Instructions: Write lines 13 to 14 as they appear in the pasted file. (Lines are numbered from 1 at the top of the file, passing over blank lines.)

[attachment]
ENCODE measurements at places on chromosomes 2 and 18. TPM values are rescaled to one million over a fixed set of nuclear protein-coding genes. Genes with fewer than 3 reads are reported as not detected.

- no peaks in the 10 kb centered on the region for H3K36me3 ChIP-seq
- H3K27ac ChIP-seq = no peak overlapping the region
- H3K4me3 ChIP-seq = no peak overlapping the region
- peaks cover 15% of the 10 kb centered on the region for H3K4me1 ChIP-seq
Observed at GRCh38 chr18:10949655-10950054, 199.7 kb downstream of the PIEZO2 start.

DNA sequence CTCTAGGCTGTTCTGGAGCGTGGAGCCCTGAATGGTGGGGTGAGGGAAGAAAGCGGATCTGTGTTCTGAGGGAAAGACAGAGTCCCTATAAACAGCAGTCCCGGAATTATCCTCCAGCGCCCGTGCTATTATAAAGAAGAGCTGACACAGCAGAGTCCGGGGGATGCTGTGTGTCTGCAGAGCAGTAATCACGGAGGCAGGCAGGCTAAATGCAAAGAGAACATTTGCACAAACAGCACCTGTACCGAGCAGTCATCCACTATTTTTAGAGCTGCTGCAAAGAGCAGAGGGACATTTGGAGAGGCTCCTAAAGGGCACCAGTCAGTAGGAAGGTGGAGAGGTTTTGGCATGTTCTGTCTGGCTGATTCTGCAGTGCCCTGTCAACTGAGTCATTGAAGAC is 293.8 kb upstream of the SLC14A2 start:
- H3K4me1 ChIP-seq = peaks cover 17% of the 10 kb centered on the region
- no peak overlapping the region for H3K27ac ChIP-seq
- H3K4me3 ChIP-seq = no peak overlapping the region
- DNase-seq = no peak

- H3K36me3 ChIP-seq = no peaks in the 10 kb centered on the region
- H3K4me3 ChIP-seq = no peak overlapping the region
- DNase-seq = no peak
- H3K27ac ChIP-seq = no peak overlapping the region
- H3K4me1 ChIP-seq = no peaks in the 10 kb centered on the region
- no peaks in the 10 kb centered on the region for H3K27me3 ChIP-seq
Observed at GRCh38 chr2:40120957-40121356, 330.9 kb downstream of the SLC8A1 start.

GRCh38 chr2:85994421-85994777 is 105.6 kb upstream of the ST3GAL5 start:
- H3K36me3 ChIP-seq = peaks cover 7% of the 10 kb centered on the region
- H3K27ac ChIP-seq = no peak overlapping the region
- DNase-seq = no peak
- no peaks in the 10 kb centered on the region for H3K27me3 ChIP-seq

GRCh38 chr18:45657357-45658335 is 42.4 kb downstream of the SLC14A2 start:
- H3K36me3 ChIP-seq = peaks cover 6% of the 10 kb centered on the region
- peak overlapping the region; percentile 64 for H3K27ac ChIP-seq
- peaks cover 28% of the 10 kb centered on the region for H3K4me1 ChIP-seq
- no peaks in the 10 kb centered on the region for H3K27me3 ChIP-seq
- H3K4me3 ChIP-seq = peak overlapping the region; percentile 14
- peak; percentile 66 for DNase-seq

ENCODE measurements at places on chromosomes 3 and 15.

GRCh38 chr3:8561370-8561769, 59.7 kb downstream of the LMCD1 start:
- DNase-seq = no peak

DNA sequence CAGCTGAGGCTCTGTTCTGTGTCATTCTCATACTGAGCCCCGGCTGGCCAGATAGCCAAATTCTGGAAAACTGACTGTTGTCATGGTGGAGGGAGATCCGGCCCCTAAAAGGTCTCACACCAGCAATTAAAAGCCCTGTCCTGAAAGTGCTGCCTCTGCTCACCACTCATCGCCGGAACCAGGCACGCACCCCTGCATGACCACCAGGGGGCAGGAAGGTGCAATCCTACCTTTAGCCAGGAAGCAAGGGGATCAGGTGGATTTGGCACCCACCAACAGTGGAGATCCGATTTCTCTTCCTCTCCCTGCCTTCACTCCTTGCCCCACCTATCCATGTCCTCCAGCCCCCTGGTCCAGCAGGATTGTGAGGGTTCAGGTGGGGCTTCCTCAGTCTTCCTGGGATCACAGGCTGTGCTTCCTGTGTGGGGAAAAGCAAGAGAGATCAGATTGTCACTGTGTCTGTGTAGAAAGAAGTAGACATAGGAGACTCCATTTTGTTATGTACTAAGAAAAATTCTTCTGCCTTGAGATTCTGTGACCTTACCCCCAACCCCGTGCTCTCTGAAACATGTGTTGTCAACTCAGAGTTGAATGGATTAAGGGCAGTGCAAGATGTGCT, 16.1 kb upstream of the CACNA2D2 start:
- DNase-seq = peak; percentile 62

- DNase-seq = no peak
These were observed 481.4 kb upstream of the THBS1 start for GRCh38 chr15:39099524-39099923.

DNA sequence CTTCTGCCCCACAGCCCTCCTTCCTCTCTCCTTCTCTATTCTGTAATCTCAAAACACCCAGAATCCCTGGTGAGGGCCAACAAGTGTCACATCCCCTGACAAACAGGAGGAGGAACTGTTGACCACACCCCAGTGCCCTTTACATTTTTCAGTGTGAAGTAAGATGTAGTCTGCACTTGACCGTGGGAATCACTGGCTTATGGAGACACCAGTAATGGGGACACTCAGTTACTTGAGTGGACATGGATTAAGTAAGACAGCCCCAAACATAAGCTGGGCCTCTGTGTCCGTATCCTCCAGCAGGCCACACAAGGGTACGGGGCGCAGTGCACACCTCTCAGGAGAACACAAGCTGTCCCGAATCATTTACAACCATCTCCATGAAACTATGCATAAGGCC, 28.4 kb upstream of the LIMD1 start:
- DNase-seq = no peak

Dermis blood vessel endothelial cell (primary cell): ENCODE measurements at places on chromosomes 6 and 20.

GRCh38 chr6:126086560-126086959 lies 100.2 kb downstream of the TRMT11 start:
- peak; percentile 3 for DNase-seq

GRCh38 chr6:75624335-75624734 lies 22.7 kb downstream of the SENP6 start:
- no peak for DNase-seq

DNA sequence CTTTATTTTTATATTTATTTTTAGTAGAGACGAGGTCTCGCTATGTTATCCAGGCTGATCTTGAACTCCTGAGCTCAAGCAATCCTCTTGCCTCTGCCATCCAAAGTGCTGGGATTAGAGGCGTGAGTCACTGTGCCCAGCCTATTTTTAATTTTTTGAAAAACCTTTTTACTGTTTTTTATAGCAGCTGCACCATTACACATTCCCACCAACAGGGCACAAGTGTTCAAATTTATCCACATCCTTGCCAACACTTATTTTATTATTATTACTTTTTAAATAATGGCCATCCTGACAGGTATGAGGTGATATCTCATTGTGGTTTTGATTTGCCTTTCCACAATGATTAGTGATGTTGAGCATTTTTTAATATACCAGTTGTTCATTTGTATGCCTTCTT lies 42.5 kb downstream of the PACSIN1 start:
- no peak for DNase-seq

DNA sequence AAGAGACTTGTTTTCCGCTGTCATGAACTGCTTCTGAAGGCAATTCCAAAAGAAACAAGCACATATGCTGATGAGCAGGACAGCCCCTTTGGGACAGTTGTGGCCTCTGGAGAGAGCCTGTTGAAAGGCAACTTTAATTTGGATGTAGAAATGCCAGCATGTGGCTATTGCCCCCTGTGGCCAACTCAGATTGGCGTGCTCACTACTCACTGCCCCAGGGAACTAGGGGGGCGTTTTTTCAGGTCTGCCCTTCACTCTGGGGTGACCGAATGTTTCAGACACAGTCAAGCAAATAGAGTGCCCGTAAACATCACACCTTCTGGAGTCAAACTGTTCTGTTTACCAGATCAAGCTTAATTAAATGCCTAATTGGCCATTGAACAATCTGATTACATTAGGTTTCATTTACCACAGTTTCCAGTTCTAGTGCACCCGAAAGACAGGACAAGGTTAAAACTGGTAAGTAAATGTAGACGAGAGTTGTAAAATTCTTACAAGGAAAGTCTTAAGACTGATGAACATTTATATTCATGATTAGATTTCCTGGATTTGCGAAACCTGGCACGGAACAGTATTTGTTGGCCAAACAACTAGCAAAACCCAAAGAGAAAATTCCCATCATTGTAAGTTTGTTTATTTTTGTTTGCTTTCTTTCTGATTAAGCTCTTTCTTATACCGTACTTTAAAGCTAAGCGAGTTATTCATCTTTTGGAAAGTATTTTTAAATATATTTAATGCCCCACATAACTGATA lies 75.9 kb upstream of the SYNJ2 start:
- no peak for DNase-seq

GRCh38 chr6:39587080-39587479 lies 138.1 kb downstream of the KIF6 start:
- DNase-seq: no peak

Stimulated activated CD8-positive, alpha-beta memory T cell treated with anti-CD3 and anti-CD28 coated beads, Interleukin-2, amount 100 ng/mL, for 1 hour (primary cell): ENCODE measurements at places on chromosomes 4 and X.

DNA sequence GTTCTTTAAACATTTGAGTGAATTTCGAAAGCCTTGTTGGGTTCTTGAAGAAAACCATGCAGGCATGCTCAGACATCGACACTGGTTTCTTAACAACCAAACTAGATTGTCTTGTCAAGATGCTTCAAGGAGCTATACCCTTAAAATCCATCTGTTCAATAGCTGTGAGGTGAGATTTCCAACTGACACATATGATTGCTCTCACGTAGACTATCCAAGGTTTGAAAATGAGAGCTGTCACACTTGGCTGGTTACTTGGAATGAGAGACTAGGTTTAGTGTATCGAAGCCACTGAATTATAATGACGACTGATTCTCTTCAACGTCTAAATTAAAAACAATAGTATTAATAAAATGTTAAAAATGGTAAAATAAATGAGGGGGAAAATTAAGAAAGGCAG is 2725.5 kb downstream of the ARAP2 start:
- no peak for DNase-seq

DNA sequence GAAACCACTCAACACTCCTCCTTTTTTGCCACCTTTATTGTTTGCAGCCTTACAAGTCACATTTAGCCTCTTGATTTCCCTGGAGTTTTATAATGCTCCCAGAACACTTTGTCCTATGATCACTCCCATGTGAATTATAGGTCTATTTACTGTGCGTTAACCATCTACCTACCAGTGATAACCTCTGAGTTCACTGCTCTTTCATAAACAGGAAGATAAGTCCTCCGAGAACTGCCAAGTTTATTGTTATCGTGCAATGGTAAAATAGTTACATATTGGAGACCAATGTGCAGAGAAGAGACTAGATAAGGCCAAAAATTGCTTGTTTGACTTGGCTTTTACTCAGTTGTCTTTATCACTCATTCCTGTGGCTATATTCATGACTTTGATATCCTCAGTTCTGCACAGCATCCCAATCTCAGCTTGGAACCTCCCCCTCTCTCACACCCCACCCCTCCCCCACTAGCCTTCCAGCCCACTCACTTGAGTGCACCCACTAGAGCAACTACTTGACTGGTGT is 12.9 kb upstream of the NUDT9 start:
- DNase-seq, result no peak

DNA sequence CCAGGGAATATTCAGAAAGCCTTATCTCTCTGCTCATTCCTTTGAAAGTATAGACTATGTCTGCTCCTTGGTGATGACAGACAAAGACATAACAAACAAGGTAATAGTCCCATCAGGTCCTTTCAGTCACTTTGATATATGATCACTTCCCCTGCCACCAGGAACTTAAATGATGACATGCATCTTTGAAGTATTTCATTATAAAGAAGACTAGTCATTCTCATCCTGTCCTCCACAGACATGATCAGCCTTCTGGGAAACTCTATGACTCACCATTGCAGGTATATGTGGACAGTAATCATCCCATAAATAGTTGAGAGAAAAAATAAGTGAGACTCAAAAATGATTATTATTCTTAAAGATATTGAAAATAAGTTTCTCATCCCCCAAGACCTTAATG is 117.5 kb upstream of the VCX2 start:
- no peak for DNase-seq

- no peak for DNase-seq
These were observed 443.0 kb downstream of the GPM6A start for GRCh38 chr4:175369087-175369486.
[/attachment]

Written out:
- H3K4me3 ChIP-seq = no peak overlapping the region
- DNase-seq = no peak